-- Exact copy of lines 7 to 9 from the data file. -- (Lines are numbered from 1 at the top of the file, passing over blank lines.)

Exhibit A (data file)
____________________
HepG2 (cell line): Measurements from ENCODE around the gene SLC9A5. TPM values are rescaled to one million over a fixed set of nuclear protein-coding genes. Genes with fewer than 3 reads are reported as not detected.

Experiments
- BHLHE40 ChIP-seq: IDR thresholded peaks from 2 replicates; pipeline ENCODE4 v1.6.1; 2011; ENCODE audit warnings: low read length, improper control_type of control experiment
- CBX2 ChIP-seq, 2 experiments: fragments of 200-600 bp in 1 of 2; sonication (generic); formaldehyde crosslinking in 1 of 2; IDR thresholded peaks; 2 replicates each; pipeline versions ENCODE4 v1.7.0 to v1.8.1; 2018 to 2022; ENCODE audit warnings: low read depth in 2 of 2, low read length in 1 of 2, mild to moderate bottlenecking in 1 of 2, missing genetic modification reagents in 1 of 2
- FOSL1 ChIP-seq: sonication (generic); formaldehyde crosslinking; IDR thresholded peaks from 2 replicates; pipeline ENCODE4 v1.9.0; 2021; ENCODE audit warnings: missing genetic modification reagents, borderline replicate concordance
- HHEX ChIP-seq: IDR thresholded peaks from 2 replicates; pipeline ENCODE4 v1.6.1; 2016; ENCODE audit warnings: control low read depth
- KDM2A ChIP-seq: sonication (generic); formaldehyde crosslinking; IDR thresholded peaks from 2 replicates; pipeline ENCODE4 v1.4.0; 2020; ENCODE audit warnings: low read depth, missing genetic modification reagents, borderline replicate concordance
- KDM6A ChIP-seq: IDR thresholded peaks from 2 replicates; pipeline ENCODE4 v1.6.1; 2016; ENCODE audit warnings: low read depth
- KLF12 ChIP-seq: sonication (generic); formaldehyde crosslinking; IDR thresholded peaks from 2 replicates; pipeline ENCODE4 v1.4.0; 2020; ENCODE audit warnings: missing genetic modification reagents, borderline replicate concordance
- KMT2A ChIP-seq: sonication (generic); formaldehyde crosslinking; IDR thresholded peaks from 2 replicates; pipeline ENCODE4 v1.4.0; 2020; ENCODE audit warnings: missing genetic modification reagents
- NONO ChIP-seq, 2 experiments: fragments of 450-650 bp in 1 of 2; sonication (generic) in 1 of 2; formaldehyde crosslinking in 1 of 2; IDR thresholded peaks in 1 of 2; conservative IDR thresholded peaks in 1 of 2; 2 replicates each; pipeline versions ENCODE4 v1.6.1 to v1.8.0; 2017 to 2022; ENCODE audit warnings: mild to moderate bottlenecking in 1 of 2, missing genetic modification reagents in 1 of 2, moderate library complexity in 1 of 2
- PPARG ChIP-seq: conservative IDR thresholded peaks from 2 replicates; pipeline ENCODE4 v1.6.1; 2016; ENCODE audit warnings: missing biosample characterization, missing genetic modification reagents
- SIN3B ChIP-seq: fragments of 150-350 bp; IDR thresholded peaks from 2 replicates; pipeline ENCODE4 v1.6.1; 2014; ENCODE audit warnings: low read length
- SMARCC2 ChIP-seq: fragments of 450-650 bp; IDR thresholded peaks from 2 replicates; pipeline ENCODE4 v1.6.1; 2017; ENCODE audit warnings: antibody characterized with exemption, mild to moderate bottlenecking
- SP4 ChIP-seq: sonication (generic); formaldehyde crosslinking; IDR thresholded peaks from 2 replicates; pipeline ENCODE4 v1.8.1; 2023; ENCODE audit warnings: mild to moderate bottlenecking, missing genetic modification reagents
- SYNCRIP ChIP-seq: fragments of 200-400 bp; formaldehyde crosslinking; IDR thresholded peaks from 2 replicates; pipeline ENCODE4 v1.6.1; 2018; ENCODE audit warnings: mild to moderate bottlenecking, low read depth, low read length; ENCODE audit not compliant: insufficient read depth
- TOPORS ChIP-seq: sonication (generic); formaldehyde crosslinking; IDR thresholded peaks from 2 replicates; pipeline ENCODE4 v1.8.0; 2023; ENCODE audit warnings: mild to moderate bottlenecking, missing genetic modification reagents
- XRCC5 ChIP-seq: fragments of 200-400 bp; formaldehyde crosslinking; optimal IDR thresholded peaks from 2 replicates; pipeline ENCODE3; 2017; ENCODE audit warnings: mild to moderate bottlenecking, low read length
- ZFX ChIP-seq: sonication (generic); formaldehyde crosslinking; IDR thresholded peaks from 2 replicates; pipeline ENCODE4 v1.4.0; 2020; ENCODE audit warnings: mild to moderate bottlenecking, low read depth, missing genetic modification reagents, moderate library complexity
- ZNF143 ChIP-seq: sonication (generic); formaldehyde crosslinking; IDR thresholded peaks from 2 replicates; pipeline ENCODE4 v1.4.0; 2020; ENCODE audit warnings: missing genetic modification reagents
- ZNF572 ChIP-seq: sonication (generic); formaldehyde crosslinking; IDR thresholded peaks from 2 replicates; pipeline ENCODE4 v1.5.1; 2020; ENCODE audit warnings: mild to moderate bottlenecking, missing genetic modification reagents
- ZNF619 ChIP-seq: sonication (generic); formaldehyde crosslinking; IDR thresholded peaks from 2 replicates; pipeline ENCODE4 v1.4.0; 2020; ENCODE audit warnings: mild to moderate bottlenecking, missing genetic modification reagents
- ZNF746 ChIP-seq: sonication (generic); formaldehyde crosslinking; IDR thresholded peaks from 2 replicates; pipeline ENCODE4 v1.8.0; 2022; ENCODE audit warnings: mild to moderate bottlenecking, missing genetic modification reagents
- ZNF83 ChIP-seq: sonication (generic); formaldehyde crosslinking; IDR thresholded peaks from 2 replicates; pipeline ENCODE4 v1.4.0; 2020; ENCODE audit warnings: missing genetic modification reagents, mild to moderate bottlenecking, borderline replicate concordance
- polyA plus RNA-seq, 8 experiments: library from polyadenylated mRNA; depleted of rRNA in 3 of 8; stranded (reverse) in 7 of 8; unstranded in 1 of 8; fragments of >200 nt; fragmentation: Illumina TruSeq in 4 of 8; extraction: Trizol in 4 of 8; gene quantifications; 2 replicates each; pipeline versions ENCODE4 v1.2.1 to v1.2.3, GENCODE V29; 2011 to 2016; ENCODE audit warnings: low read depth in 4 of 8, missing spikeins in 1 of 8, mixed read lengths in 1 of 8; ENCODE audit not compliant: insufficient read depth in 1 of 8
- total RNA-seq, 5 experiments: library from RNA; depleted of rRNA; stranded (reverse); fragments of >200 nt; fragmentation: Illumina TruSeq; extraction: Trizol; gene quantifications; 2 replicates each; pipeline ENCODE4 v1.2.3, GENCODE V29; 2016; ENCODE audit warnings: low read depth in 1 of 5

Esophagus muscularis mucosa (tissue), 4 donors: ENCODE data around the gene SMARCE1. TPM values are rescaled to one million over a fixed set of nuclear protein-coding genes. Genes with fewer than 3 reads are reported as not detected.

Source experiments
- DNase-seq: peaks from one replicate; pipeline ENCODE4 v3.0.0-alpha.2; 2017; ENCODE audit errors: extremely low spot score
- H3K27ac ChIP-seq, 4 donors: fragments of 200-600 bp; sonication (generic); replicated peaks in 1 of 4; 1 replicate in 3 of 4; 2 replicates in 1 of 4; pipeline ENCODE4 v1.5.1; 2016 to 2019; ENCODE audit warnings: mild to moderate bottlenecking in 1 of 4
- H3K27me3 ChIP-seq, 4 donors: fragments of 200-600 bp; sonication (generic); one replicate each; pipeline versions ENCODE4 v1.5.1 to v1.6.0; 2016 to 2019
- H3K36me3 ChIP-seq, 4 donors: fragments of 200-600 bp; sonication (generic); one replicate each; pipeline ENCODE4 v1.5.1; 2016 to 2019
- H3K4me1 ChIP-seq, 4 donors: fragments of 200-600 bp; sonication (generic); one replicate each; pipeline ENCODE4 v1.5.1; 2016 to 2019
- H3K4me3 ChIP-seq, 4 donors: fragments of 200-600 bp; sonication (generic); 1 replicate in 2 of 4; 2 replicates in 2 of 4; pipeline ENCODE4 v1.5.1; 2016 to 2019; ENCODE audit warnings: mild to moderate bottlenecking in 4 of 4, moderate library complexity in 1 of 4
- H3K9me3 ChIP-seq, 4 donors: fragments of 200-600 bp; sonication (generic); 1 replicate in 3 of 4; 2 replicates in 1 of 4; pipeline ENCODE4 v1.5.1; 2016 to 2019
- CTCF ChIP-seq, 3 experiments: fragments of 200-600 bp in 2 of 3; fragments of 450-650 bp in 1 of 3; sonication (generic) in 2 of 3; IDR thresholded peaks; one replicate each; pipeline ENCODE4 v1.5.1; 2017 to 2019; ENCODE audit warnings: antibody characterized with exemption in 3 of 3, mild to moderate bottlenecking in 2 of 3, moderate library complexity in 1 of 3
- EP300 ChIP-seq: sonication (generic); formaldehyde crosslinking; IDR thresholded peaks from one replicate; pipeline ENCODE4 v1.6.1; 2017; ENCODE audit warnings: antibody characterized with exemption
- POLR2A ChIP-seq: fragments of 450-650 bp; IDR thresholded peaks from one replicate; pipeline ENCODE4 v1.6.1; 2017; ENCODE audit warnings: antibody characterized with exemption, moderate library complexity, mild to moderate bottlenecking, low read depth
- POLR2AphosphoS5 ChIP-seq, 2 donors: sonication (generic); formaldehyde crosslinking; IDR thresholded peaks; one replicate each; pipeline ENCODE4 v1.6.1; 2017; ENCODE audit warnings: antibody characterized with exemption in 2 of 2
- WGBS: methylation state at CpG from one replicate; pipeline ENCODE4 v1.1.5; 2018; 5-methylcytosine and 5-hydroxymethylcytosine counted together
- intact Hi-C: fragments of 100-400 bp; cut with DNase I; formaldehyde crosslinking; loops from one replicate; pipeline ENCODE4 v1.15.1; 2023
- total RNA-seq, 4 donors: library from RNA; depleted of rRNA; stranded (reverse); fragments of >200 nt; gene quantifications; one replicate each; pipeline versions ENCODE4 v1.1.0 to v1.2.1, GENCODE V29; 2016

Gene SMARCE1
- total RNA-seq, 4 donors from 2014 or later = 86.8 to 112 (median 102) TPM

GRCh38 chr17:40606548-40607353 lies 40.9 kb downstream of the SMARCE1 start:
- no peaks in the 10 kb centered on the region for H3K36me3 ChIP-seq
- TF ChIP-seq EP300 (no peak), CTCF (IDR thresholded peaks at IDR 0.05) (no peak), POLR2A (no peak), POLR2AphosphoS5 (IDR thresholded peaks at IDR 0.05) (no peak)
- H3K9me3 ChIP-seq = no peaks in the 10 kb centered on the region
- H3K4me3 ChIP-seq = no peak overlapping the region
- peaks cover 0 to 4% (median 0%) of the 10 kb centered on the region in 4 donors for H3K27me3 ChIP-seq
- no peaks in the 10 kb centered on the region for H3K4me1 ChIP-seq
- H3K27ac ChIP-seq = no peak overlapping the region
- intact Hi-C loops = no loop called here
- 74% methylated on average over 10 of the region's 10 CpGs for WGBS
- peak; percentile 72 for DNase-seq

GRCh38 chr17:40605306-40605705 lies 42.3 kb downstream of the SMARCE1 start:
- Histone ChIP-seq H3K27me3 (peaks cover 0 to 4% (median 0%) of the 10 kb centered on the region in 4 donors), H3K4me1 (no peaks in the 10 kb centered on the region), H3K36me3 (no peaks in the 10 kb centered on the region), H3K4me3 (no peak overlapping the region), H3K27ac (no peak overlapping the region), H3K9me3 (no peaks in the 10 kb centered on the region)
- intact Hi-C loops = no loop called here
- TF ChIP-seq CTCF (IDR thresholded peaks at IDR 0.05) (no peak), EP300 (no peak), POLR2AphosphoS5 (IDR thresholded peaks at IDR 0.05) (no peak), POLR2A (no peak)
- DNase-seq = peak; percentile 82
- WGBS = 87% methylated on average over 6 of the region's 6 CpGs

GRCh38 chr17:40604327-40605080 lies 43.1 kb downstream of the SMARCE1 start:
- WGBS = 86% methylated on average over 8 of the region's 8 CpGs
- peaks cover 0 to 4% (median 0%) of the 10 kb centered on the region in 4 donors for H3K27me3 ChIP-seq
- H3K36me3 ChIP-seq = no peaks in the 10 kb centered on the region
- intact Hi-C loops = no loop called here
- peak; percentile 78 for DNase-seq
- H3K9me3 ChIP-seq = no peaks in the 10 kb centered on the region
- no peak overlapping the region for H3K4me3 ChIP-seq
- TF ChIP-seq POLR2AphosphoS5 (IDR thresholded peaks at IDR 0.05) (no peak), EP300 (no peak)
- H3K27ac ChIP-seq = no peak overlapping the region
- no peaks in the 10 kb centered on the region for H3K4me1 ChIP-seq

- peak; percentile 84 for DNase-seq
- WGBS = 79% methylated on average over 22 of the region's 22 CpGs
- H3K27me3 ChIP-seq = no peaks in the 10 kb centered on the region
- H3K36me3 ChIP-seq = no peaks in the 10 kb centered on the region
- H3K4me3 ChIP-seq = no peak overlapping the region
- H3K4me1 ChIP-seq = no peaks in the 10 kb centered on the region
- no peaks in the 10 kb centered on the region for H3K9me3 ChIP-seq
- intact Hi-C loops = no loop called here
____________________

- KDM2A ChIP-seq: sonication (generic); formaldehyde crosslinking; IDR thresholded peaks from 2 replicates; pipeline ENCODE4 v1.4.0; 2020; ENCODE audit warnings: low read depth, missing genetic modification reagents, borderline replicate concordance
- KDM6A ChIP-seq: IDR thresholded peaks from 2 replicates; pipeline ENCODE4 v1.6.1; 2016; ENCODE audit warnings: low read depth
- KLF12 ChIP-seq: sonication (generic); formaldehyde crosslinking; IDR thresholded peaks from 2 replicates; pipeline ENCODE4 v1.4.0; 2020; ENCODE audit warnings: missing genetic modification reagents, borderline replicate concordance